There are statutorily prescribed formats for the memorandum and the articles of association, however, companies can amend them according to their business requirements.

Share Capital

Share Capital is categorized into authorized and paid-up/subscribed share capital.

The paid-up share capital of a company refers to the contribution invested by the shareholders from time to time. The subscribed share capital determines the liability of the shareholders towards the company.

Public Offer of Shares

A public offer is the offer of shares of a company to the general public and can be initiated through an Initial Public Offer. A public company can offer to sell its shares in the primary market by listing its shares on recognised stock exchanges, such as the Bombay Stock Exchange (BSE) or the National Stock Exchange (NSE). The listing of shares helps to enhance the company’s value in the long term, however, the company must comply with detailed listing regulations if it wishes to publicly list its shares.

Overall, listing is an expensive and extensive process, which involves many complex legal rules and procedures that must be followed in order to sustain in the public share market.

General Meetings

There are various decisions relating to a company that require the assent of the shareholders, particularly matters which directly concern the interests of the shareholders. Therefore, it is necessary to hold a general meeting/shareholders meeting to approve such decisions.

Each financial year, every company is required to hold an annual general meeting (AGM) in order for financial statements to be approved by the shareholders. The quorum of a valid AGM varies depending on whether the company is public or private. In a public company the mandatory quorum is 5/15/30 members (on the basis of the total number of members), however in a private company its only 2 members.

In addition to the AGM, the board of directors may, whenever it deems necessary, call an extraordinary general meeting (EGM), so that the members of the company can approve specific matters. However, over the past few years, private companies have been exempted from obtaining shareholders’ approval in an EGM, for certain decisions and these can be approved in a board meeting.

Directors

A public company must have a minimum of three directors and a private company must have a minimum of two directors.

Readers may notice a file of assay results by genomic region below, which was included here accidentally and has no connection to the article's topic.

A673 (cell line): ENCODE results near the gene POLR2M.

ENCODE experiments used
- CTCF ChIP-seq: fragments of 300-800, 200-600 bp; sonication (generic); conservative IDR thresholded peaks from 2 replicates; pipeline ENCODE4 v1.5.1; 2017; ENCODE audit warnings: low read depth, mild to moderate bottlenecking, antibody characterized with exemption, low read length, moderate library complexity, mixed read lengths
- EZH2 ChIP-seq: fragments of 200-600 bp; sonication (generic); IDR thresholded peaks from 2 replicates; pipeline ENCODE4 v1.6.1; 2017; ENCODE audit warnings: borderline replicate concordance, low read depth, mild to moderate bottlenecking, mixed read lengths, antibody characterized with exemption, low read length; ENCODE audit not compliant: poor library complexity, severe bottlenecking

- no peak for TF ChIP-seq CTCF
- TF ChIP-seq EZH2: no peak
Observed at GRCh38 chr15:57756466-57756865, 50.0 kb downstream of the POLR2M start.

Each director owes a fiduciary duty towards the company. Fiduciary duties are established under law and in the articles of association of each company.

In India, foreign residents can also become directors of a company. However, the company must have at least one director who, during a given financial year, has been staying in India for a total period of not less than 182 days.

Financing of a Company

There are different ways to finance a company which are as follows:

  • Investment in the share capital by shareholders or preferred investors;
  • Issuing debentures;
  • Unsecured loans from directors and their relatives;
  • Inter-corporate deposits;
  • Bank finance; and/or
  • Grants from the government in case of NPOs and start-up companies.

Before availing any financial facility, a company should, however, ensure that it complies with the applicable laws.

Directors may be required to give personal guarantees, in order for the company to take loans from banks and financial institutions. In these cases, the advantage of limited liability is negated.

Commencement of Business

In India, before a company may commence its business, it needs to fulfil various statutory requirements, such as obtaining a Certificate for Commencement of Business from Registrar of Companies along with other relevant licenses for operating its business, applying for tax registrations and opening a corporate bank account.

To make the process smoother, tax registrations are issued along with the Certificate of Incorporation. It takes a maximum of 7 days to register a company in India.

Within 180 days post incorporation, the company is required to file an application for commencement of business, certifying that the share subscription amount from the  initial subscribers has been received and the e-form for verification of registered office has been duly filed with the Registrar.   

For an overseas company to commence its business in India, the entire process of attaining operational status in the market takes around 4 to 8 weeks.

Mergers and Acquisitions